Design Kit

Easily build templates for the Jimdo CMS.

Download the Google Chrome extension Install the bookmarklet

Developing a template

You can develop templates within any environment of your choice. Most of the work will be done within your favorite text editor, just as you'd develop a static HTML website.

The folder structure is also up to you – just make sure the template's files are linked correctly. Of course, a clean folder structure will help you keep the overview.


General structure of a template

Your template basically needs two files: An index.html and a style.css (or any other name for a CSS file). You can structure your HTML like a simple static website. The content parts will be exchanged with the placeholders so what you'll write here will be the "skeleton" of your template.

Going from there, you can add images and additional CSS files as variations (see below).


Placeholders within your template

To enable users to place content into your template, you can define various placeholders. The options are:


Variations

Variations are separate CSS files linked from the head of your HTML document. They introduce a different set of styles for a template (think colors, fonts, content arrangement).

These stylesheets overwrite settings in the default style.css. They can be switched on and off via the Design Options panel.

Variation example

<link rel="stylesheet-variation" href="css/variation-blue.css" data-name="Blue steel" data-icon="#79BACC" />

The data-name is the variation's name which is displayed within our system later on. The data-icon is used to represent the variation's main (or striking accent) color for the template selection in the mobile app.


Adding customization options for users

You can add the ability to change certain parts of your template simply by adding CSS classes. These are:


Special navigation options

You can add some options to the navigation to have more options to control the bar:

The CMS will add text-align: left | center | right to control the alignment.

Note: To use this option add this class in a full-width wrapper.

Example

To use this option add this class to a container which uses the CSS display: flex; method.

HTML:

<section class="navigation-colors"> <div class="navigation-vertical-alignment"> <header class="logo-wrapper"> <var max-height="200">logo</var> </header> <nav class="navigation-wrapper"> <var data-level="1">navigation</var> </nav> </div> </section>

Sass:

``` .navigation-vertical-alignment display: flex vertical-align: middle align-items: center

.ie .navigation-vertical-alignment display: table

.logo-wrapper vertical-align: inherit display: table-cell

.navigation-wrapper vertical-align: inherit display: table-cell ```

The CMS will control align-items: flex-start | center | flex-end and vertical-align: top | middle | bottom.

Notes: vertical-align is a hack for IE and only used in old browsers. All modern browser will use display flex. The vertical-align should inherit to the element they needed (like in the example). The Jimdo system automatically add the class ie to the body tag.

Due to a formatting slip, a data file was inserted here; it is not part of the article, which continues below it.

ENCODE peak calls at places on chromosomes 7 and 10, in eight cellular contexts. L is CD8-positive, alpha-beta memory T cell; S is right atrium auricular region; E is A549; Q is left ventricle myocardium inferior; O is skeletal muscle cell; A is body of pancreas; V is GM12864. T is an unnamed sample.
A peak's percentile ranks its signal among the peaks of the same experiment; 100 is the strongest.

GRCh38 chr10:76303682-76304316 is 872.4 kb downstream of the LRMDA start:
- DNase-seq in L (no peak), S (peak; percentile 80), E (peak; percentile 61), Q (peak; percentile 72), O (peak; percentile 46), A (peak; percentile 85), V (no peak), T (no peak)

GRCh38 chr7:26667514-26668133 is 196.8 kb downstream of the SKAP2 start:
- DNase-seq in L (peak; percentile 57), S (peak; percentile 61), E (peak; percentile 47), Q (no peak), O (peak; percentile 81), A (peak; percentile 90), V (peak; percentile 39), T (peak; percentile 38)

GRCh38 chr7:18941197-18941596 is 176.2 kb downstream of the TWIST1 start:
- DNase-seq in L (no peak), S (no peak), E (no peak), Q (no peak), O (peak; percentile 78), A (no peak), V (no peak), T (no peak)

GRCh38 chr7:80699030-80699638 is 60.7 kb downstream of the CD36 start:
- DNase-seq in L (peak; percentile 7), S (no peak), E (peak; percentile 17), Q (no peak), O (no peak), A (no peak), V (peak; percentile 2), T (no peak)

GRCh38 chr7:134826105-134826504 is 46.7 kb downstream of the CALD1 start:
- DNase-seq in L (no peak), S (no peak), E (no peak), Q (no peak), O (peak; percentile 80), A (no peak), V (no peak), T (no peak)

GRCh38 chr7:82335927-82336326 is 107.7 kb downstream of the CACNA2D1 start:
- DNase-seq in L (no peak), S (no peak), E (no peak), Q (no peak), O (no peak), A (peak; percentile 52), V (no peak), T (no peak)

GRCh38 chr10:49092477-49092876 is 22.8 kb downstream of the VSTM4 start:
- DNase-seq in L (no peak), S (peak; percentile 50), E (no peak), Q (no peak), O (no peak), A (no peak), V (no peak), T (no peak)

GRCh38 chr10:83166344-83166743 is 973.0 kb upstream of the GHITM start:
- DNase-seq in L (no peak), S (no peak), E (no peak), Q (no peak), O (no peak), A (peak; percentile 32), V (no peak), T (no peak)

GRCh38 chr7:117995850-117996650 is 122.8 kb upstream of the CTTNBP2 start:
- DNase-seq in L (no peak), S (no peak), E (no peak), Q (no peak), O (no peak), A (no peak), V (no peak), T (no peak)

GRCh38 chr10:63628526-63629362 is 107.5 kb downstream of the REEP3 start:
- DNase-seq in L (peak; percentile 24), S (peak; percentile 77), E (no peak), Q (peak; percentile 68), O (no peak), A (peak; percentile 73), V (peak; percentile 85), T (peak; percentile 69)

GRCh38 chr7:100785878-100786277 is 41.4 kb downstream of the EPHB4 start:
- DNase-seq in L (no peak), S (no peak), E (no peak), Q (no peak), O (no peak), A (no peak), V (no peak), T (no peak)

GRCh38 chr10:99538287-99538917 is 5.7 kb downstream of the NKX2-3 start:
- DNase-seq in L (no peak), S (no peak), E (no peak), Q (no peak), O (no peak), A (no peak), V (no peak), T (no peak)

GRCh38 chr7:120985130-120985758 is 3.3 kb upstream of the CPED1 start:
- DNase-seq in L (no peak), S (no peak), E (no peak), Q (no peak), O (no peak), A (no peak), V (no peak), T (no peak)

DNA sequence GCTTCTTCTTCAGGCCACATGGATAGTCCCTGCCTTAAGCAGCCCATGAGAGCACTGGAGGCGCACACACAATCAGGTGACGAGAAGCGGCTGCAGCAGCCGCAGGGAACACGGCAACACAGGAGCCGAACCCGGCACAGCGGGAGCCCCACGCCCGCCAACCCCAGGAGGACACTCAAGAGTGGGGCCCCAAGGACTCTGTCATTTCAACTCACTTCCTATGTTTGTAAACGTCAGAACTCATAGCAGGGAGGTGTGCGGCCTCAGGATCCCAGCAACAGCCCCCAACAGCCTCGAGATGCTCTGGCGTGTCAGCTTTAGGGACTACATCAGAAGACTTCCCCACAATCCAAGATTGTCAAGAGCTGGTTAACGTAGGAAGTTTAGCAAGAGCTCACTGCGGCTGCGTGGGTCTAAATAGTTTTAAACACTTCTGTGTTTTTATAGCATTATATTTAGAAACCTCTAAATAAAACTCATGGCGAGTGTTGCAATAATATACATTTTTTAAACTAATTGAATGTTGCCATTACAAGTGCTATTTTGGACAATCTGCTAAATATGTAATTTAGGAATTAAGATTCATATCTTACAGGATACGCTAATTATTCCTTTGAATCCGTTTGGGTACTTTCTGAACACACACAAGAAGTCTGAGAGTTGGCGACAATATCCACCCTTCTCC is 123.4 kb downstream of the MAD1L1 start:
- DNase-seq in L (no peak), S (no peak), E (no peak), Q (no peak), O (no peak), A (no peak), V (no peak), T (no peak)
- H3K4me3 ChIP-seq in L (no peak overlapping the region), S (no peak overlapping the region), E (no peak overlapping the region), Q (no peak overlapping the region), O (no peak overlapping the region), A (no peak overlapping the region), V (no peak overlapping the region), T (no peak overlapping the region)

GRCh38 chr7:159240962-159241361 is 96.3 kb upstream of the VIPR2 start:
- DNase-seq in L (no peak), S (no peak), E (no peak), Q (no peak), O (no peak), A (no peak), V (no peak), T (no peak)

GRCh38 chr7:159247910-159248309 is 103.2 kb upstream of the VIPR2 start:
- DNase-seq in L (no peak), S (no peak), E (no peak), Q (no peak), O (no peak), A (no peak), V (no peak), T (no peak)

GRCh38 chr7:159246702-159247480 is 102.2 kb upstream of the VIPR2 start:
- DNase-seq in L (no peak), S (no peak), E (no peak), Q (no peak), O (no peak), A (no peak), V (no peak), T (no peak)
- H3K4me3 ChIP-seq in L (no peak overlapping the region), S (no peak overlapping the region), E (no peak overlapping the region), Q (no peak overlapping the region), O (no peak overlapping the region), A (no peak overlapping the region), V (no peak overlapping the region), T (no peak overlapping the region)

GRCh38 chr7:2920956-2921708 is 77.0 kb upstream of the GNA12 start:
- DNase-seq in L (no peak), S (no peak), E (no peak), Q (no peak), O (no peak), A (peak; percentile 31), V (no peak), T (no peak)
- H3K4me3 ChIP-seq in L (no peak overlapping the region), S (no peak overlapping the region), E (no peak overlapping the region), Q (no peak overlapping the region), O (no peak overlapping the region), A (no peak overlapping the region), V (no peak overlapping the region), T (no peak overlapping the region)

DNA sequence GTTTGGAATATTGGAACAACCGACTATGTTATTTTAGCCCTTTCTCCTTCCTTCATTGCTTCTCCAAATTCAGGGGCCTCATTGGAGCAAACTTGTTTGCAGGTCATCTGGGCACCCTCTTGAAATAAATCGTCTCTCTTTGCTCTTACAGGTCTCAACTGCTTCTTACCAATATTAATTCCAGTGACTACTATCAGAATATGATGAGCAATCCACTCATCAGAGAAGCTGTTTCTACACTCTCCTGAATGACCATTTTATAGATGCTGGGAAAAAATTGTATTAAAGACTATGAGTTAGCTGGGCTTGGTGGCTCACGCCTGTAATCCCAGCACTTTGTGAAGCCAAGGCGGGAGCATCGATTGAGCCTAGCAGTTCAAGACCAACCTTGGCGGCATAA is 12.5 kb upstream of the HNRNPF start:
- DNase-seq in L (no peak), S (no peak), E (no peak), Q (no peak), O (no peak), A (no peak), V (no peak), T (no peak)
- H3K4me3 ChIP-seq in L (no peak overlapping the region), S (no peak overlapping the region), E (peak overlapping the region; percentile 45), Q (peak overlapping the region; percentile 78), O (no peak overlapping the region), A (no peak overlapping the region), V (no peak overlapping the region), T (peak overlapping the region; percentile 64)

The Jimdo system provide a data attribute to the link tag to use the text in pseudo-classes. Use the data attribute in this way:

a:before { content: attr(data-link-title); }

The Jimdo system adds the background color to the :before class and the highlighted background color to the :after class.

li a:before { background-color: @nav-link-background-color; } li a:after { background-color: @nav-link-hi-background-color; }

The Jimdo system provide a data attribute to the link tag to use the text in pseudo-classes. Use the data attribute in this way:

a:before { content: attr(data-link-title); }

The Jimdo system adds the font color to the :before class and the highlighted font color to the :after class.

li a:before { color: @nav-text-color; } li a:after { color: @nav-text-hi-color; }


Meta tags

Besides the variations you can add, there are three meta tags usable in every template to add functionality/data.

To determine which version of a template is online, we use semantic versioning. All updates on a patch level will take place without requiring any action by the user. Major and minor updates require the users to update the template by themselves.

Put the template's name in here to enhance your upload/update process. You don't need to search all your uploaded templates to determine the right template with this tag. It's optional and a great help when working with several templates.

Variations get their main color defined within link tag anyway. For the basic style you need to define this main color as well. We're using this color e.g. in the iPhone app's template selection to give the user more guidance.

Allow the user to adjust the background. You can set this to "yes" or "no", obviously. Depending on this, the user will be able to add a full width background image/video etc. to his website when using your template. For some templates, that's a great additional setting, for some it doesn't fit. You decide.

For a lot of modules, Jimdo provides general styles to keep tag. These tags are usable: